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The Anthropocene is a proposed epoch division of the geologic time scale. It reflects the fact that human activities have become large enough to have affected geologic processes like erosion, sedimentation, and both meteorologic and hydrographic events.
Additionally the abundance of new minerals, concrete, steel, plastic and bomb-test isotopes makes it clear that future geologist will recognize the "human layer" in geologic strata. Add to this the current rate of species extinction and, despite the hyperbole, it is clear that current climate change has much in common with other periods of radical environmental change over the planet's 4.6 billion-year history.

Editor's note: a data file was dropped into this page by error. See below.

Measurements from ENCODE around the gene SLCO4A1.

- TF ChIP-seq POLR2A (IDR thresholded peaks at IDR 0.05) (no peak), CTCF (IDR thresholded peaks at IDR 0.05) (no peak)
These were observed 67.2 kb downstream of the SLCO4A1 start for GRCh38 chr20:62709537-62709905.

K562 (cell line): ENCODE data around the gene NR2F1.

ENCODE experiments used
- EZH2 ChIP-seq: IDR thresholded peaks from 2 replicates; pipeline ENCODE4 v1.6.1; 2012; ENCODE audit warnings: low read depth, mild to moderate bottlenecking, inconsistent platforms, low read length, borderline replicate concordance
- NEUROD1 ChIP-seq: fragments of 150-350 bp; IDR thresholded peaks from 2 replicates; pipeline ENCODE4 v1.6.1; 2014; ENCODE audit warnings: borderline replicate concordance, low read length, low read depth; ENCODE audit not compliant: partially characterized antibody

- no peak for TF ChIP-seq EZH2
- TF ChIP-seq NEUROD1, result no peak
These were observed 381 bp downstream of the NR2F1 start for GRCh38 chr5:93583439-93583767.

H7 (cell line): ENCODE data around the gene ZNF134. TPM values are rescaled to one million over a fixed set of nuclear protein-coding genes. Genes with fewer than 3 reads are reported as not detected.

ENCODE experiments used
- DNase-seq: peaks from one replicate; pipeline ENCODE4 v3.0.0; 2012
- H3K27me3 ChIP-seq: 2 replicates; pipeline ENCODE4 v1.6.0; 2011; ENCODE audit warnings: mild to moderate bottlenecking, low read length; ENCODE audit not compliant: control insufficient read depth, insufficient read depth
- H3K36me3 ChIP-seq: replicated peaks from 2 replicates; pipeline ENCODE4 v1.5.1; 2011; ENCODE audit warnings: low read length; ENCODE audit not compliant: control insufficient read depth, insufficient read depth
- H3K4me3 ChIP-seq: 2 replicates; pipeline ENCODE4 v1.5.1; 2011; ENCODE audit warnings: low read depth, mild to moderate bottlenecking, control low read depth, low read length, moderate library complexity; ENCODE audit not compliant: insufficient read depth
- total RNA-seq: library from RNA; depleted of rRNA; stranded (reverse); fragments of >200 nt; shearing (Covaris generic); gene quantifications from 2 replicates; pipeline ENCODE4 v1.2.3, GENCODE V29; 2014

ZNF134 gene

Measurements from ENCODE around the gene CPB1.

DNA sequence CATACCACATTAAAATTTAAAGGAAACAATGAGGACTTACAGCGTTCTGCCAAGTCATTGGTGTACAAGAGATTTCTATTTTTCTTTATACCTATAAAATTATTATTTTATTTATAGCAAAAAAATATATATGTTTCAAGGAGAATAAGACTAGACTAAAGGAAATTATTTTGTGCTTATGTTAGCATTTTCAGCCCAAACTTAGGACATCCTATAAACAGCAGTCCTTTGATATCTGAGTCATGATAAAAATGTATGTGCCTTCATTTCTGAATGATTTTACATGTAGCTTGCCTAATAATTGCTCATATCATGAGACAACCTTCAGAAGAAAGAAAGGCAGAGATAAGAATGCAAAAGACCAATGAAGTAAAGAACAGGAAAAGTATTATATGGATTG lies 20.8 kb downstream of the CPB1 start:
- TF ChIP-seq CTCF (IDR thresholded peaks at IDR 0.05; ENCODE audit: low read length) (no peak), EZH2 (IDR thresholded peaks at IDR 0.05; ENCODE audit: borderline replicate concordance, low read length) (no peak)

A geologist might argue that this purely technical term has little usefulness in doing geology nor does it conform to the well-established process of chronistratigraphy. But the word has shown itself to be powerfully captivating to the humanities, the environmental sciences, and the movement to fight climate change. The usefulness of this term for humanity's future, Johnson will argue, is more important than its terminological "impurity".
Mark Dale Johnson is a Göteborgs Universitet senior lecturer in the Department of Earth Sciences. His research interests include sedimentology, geomorphology, and the genesis of glacial deposits; the glacial history of Scandinavia and North America; modern glacial processes; and varved sediments: layers deposited within one year in still water.
Göteborg, Västra Götaland
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